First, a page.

Postprandial Blood Sugar – Why Should You Test Your Blood Sugar After Meal?

The postprandial blood sugar test helps check the effectiveness of a body’s response to sugar and starch after a meal. It is usual for one’s blood sugar to abruptly rise after one eats food.

The main purpose of checking one’s postprandial blood sugar is to ensure that these are not exceeding their target range. Insulin, the pancreatic hormone, starts responding instantly by enabling the bloodstream to transport sugar to the body cells, tissues, and muscles.

The Two-Hour Postprandial Glucose Level Test as it is otherwise called, works to ensure sugars return to their normal after two hours of having the meal. If not, it may suggest that one is a diabetic or a pre-diabetic. 

Why Should One Test Blood Sugar After Meals?

The term, “postprandial” signifies ‘after meals.’ As stated above, checking one’s blood sugar levels two hours after one has started eating helps ascertain how food affects a change in one’s blood sugar levels. Of note, these tend to be within the normal target range, i.e., between 80 and 130 mg/dL, before one starts with the meals for the day. However, it abruptly rises the moment one has eaten the food.

Often referred to as the “Two-hour Postprandial Blood Sugar Test”, this is a definitive marker of diabetes. if a person’s blood sugar does not automatically drop to its normal state after the two-hour mark, this may indicate problems with his/her insulin.

One should note here that Physicians generally recommend postprandial blood sugar checks on patients whom they suspect to be diabetics. At other times, this test is also taken to rule out the possibility of the same. 

Criteria For Checking Postprandial Blood Sugar

The following signs happen to be the chief criteria for checking postprandial blood sugar.

Criteria For Checking Postprandial Blood Sugar

Of note, these are the ones that suggest diabetes or problems with insulin.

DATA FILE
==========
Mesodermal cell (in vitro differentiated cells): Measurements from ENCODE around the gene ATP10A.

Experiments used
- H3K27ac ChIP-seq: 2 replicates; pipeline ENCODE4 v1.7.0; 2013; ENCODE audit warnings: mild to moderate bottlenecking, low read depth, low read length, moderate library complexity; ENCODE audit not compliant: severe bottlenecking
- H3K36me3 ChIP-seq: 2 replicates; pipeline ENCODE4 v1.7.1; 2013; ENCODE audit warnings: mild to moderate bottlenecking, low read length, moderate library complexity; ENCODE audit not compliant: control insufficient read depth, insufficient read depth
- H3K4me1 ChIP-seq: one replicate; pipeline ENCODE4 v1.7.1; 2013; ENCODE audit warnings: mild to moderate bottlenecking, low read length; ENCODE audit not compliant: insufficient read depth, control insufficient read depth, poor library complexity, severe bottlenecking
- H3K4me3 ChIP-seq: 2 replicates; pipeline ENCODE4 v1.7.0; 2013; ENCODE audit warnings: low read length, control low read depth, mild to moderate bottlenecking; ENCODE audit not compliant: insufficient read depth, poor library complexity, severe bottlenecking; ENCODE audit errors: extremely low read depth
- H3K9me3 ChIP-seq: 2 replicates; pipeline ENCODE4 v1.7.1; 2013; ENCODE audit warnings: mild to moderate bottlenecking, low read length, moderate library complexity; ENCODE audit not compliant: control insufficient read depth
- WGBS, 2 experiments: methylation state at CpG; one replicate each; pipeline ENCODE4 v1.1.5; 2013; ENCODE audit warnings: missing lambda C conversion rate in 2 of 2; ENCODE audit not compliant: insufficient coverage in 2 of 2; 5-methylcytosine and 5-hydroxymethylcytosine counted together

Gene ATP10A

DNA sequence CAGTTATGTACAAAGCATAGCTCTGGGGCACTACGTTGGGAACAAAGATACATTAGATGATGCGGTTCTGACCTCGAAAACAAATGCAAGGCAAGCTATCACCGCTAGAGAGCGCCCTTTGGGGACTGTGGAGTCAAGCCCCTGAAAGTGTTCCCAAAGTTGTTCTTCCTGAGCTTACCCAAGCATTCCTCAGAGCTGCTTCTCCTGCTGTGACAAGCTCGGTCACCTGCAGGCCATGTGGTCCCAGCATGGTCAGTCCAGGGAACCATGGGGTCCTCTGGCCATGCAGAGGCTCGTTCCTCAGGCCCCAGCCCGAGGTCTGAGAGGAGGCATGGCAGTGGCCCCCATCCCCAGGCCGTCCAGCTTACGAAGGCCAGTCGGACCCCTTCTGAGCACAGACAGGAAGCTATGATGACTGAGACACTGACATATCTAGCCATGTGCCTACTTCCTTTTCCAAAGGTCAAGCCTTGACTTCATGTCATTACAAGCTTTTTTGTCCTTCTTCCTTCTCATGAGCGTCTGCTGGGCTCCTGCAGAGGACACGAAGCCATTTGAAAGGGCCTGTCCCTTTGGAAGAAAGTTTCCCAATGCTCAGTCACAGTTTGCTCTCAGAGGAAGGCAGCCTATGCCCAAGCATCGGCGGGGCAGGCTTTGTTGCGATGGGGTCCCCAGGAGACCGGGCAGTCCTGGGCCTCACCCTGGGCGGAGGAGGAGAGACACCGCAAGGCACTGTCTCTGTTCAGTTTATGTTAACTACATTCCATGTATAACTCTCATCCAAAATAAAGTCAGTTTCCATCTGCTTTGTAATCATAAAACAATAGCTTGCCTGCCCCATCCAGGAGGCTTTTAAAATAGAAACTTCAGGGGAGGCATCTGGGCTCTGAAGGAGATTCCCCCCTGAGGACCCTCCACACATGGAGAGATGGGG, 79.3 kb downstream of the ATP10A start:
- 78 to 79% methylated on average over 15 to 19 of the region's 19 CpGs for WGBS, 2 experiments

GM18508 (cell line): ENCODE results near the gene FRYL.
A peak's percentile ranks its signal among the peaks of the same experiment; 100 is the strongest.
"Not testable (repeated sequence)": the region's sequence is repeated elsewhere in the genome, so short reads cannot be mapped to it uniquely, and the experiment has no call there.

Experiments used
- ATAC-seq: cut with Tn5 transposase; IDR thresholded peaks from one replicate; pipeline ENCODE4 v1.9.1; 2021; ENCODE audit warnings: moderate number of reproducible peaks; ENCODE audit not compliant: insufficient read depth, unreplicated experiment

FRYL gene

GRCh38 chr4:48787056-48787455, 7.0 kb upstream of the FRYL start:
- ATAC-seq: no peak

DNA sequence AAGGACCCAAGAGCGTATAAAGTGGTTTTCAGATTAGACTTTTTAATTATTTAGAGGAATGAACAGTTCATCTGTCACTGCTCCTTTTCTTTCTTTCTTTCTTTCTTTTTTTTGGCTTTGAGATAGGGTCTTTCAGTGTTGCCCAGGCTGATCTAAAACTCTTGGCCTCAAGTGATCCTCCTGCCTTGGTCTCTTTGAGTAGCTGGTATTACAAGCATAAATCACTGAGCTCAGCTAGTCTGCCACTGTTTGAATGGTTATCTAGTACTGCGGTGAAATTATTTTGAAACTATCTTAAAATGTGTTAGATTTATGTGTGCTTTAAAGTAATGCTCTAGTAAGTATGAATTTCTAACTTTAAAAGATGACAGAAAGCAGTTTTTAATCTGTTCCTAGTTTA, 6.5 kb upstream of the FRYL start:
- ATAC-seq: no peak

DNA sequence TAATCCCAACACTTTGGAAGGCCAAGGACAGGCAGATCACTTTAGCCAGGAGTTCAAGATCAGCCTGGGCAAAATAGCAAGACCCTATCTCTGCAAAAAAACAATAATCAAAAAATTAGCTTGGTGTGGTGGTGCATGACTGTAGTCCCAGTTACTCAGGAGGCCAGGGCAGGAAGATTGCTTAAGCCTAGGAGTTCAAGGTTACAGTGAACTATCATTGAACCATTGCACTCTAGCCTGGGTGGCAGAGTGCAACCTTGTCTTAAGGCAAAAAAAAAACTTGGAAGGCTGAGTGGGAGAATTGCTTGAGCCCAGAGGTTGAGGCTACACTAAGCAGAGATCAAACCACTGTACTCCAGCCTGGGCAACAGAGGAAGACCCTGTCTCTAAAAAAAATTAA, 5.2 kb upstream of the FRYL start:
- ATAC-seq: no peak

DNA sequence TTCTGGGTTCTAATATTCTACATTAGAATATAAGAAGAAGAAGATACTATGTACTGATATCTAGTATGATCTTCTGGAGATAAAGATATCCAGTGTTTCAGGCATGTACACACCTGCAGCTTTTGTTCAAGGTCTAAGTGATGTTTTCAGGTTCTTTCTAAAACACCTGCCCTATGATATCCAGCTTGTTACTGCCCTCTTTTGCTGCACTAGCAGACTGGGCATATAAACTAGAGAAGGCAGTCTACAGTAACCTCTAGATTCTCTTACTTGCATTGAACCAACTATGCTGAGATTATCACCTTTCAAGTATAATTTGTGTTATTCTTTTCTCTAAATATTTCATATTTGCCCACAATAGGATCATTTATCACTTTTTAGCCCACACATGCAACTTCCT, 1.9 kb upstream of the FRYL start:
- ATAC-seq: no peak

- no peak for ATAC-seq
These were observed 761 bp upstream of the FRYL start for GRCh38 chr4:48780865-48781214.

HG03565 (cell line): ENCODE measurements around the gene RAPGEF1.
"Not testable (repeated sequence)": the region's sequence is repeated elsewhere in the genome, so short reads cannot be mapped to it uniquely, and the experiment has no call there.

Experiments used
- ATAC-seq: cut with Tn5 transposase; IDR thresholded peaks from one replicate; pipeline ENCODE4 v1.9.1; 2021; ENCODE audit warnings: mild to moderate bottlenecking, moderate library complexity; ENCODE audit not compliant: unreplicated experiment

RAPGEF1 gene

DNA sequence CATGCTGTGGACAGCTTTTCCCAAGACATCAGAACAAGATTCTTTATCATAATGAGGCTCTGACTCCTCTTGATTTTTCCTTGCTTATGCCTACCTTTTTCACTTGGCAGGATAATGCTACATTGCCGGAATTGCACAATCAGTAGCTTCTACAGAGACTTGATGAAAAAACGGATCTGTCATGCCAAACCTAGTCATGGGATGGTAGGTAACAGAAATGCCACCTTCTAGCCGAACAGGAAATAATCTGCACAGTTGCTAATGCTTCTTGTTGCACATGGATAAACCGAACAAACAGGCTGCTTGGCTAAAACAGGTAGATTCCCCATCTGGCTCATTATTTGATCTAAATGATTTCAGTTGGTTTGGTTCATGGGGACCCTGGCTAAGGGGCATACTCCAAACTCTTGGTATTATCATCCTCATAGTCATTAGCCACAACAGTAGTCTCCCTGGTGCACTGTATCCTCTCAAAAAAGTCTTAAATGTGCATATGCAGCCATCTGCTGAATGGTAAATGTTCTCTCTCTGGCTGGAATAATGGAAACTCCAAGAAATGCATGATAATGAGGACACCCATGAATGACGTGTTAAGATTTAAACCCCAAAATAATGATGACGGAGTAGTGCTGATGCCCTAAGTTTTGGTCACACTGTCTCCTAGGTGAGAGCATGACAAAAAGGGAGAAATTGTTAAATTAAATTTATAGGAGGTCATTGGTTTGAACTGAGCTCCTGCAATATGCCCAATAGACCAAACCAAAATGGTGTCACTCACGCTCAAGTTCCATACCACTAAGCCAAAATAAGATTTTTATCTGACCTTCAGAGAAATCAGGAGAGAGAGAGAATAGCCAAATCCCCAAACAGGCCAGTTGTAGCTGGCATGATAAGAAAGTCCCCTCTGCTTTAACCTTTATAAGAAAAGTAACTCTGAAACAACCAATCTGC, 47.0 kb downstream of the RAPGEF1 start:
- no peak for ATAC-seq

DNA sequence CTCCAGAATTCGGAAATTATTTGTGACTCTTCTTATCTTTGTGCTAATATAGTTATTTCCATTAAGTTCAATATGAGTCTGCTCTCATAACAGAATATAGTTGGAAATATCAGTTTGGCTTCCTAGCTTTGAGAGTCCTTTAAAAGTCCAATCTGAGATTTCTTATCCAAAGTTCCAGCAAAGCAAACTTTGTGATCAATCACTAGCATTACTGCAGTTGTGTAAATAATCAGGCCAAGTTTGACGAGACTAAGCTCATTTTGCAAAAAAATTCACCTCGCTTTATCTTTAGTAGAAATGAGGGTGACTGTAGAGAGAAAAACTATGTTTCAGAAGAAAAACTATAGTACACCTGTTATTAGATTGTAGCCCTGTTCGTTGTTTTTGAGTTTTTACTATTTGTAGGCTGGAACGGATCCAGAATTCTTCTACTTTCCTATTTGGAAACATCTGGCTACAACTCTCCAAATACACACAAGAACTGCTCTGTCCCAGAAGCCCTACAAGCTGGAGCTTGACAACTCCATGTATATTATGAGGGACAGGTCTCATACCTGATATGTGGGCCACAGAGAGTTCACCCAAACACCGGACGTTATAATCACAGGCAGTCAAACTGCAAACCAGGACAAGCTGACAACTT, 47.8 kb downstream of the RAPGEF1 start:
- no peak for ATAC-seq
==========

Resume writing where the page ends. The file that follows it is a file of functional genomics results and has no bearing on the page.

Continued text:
• Blurred Vision
  • Frequent Urination
  • Unusual Thirst
  • Tiredness
  • Non-healing foot ulcers
  • Recurring infections

Of note, pregnant women can also avail this blood sugar test. This helps them to ensure that their gestational blood sugar levels, especially those after meals, are staying within the targeted range. Expectant mothers are prone to developing gestational diabetes. Thus, the two-hour postprandial blood sugar will help a physician to appropriately treat and/or manage their blood sugar levels.

How To Check Postprandial Blood Sugar?

Individuals undergoing blood sugar checks need to fast for 12 hours before the test. The next step is to eat a meal that should contain a minimum of 75 grams of carbohydrates. One is advised not to eat anything after this meal. This is to ensure an accurate reading of the blood sugar levels postprandially.

Further, patients/individuals are to rest for the two-hour waiting period and not engage in any form of exercise. This is because exercise will cause blood sugars to rise, in turn, affecting the quality and accuracy of the test.

What Other Tests Should Accompany The Postprandial Blood Sugar Checks?

Even though after-meal sugar level checks help convey diabetes onset, these are not enough to confirm the same. Hence, these mandate additional tests as included below: